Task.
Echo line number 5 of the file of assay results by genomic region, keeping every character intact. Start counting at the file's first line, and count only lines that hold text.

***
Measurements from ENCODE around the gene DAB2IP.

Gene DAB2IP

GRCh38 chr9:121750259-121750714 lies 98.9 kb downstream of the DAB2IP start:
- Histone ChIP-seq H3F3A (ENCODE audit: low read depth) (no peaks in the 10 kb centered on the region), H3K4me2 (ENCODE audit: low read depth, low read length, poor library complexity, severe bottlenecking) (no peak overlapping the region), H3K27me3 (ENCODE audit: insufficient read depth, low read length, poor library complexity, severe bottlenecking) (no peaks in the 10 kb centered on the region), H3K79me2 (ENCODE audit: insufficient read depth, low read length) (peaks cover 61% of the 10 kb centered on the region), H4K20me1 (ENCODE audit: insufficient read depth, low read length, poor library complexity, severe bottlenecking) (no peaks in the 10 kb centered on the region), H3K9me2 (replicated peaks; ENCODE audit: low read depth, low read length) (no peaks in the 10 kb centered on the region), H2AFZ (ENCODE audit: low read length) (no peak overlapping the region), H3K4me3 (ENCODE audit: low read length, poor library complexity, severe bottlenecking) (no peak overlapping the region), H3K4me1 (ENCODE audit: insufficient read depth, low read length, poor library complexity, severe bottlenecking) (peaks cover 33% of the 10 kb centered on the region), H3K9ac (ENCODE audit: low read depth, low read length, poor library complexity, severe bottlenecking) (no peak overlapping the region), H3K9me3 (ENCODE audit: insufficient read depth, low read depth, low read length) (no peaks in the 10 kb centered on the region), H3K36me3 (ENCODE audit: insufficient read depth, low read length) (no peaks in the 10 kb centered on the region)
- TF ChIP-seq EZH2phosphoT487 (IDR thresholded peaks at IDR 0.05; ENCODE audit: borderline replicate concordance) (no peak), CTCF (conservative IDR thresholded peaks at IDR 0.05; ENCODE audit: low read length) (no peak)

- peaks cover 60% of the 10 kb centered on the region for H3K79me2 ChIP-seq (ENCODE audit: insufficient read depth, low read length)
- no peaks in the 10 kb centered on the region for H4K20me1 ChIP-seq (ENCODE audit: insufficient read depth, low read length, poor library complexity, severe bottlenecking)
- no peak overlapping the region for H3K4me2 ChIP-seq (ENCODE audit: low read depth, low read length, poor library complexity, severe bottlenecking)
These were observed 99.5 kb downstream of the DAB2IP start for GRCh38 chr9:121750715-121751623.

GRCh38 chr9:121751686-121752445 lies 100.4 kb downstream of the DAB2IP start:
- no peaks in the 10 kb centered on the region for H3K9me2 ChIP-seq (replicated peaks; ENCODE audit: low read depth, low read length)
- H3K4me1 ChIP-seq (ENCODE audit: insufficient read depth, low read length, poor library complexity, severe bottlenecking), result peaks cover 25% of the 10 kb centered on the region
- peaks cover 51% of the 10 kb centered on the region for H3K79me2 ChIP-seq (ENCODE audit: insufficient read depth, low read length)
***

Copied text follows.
- TF ChIP-seq EZH2phosphoT487 (IDR thresholded peaks at IDR 0.05; ENCODE audit: borderline replicate concordance) (no peak), CTCF (conservative IDR thresholded peaks at IDR 0.05; ENCODE audit: low read length) (no peak)